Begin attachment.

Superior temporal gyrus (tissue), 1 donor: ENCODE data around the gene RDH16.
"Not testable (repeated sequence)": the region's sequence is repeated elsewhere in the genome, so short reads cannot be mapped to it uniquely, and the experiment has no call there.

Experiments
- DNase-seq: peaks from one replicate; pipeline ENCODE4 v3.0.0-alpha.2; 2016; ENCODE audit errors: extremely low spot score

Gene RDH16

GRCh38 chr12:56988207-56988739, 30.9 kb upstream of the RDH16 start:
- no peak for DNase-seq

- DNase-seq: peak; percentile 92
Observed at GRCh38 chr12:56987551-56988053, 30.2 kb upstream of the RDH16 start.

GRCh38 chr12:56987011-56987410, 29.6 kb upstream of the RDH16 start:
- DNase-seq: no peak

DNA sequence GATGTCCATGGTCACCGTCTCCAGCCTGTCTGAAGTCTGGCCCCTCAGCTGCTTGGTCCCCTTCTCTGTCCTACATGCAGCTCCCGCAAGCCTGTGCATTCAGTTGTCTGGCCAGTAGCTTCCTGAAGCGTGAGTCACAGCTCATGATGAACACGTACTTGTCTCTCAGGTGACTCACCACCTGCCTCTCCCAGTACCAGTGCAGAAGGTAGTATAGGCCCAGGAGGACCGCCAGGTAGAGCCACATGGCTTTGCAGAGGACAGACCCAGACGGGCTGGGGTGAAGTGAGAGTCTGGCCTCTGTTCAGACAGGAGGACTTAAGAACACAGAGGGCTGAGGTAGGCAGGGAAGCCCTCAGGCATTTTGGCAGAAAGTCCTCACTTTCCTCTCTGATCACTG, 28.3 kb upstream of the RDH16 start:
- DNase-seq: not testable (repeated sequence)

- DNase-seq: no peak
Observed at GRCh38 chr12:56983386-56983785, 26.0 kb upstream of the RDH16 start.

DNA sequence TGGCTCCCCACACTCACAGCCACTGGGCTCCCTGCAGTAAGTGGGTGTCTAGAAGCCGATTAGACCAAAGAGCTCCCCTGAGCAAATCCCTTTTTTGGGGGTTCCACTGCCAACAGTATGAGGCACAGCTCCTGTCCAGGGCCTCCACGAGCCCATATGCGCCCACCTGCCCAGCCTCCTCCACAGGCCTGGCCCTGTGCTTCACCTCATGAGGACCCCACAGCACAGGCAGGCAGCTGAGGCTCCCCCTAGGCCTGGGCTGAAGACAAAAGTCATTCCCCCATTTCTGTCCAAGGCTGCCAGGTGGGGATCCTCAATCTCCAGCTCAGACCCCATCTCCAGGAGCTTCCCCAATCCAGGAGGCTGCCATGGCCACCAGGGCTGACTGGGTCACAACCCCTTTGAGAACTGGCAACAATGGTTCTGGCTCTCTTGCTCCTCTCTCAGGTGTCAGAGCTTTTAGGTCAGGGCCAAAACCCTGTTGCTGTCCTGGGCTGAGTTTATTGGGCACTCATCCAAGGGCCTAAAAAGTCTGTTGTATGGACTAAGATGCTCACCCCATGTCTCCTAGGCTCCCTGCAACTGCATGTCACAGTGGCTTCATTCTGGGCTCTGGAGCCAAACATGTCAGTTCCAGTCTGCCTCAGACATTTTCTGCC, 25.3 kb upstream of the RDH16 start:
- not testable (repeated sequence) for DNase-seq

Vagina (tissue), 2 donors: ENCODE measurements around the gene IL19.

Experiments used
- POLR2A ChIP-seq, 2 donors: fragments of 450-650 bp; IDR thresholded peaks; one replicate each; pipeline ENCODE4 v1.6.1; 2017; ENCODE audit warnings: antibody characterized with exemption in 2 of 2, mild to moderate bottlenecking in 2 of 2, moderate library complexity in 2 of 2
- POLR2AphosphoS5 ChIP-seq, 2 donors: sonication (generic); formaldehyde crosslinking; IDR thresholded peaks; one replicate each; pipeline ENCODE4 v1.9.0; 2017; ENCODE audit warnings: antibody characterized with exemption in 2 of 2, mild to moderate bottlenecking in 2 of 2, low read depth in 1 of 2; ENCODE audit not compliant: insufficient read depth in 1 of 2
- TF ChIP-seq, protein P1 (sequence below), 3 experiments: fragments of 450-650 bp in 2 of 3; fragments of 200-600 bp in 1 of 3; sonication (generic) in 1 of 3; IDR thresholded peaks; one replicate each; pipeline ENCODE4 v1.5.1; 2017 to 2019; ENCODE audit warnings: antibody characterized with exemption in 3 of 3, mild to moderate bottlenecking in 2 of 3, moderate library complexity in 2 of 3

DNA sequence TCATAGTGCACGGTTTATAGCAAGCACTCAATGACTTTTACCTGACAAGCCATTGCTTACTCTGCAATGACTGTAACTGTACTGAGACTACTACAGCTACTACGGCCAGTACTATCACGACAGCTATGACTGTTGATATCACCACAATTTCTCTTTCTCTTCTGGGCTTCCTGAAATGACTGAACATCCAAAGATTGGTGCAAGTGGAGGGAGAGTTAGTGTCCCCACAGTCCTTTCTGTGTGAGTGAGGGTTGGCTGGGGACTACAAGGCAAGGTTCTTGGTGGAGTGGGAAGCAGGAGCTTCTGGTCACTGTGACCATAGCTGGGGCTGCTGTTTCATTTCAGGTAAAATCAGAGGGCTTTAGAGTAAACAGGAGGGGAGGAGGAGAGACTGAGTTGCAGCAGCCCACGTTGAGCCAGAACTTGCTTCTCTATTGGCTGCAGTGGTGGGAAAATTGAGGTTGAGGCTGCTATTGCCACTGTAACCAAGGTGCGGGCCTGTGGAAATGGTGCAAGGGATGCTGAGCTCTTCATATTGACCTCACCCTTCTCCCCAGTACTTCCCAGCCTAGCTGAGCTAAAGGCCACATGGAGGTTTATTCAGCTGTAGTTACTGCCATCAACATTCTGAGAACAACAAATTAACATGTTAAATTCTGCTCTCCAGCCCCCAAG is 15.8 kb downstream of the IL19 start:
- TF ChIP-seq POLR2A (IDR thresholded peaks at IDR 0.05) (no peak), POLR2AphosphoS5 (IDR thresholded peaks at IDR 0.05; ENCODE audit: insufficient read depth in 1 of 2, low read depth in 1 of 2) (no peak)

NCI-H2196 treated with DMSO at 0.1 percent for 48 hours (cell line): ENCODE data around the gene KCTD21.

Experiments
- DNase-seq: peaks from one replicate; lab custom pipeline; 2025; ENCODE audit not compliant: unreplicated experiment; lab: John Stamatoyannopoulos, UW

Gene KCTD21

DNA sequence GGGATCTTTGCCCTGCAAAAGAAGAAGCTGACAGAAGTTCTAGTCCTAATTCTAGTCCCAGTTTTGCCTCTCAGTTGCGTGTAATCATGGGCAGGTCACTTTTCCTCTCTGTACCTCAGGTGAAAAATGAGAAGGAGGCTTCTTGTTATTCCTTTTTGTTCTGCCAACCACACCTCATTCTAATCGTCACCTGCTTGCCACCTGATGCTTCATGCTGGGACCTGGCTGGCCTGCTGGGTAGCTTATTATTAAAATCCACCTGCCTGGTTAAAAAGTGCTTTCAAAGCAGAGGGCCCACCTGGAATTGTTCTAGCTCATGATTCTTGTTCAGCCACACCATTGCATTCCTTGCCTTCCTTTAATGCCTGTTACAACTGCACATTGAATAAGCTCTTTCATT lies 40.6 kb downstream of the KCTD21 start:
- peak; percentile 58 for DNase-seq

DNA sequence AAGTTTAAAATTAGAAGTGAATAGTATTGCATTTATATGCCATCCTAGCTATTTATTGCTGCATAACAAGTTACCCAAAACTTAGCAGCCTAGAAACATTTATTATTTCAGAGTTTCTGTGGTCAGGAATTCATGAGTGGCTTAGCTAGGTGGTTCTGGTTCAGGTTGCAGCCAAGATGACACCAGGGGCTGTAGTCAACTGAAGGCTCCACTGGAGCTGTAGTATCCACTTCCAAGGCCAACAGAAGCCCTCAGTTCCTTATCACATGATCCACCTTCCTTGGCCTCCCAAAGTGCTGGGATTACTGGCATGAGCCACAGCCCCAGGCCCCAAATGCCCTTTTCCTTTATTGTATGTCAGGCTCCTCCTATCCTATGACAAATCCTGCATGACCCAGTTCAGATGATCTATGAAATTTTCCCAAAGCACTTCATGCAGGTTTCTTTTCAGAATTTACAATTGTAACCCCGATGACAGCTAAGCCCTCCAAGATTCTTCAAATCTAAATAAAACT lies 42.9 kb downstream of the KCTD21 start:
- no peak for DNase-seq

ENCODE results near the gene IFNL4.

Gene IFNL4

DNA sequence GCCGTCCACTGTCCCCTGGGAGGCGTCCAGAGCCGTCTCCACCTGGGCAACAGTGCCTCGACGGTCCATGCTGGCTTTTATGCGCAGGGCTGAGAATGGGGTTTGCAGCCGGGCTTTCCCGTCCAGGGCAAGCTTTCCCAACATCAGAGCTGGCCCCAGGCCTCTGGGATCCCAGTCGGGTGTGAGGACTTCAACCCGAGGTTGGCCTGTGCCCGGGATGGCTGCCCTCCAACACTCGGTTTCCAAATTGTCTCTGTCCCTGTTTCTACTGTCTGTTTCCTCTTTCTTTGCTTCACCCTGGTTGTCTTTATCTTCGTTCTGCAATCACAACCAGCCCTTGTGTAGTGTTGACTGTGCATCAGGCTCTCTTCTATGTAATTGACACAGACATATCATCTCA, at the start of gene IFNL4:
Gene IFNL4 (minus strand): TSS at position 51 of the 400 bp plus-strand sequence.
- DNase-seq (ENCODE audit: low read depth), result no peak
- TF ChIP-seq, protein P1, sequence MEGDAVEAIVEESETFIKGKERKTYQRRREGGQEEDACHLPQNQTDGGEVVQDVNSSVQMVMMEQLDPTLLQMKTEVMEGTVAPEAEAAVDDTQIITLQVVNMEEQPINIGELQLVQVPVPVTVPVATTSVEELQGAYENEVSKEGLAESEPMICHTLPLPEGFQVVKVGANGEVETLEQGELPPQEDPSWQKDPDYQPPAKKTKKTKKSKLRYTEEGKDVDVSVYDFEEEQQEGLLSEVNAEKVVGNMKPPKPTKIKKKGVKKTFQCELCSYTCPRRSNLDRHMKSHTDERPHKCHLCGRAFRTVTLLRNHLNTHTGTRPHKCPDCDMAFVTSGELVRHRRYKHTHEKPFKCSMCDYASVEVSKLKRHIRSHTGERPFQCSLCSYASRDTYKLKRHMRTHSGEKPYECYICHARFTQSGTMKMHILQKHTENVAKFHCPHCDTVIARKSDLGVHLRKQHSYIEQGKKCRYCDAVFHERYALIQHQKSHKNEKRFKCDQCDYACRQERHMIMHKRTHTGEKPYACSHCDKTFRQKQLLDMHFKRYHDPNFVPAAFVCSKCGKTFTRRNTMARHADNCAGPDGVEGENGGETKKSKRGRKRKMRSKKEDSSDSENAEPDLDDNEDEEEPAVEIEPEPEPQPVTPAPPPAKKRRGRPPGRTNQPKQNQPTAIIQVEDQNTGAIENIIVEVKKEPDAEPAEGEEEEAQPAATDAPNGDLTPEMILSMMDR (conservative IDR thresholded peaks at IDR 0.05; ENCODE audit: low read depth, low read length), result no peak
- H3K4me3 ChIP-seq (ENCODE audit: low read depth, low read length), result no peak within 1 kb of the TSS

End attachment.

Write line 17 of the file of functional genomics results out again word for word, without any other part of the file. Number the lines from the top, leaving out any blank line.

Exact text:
- not testable (repeated sequence) for DNase-seq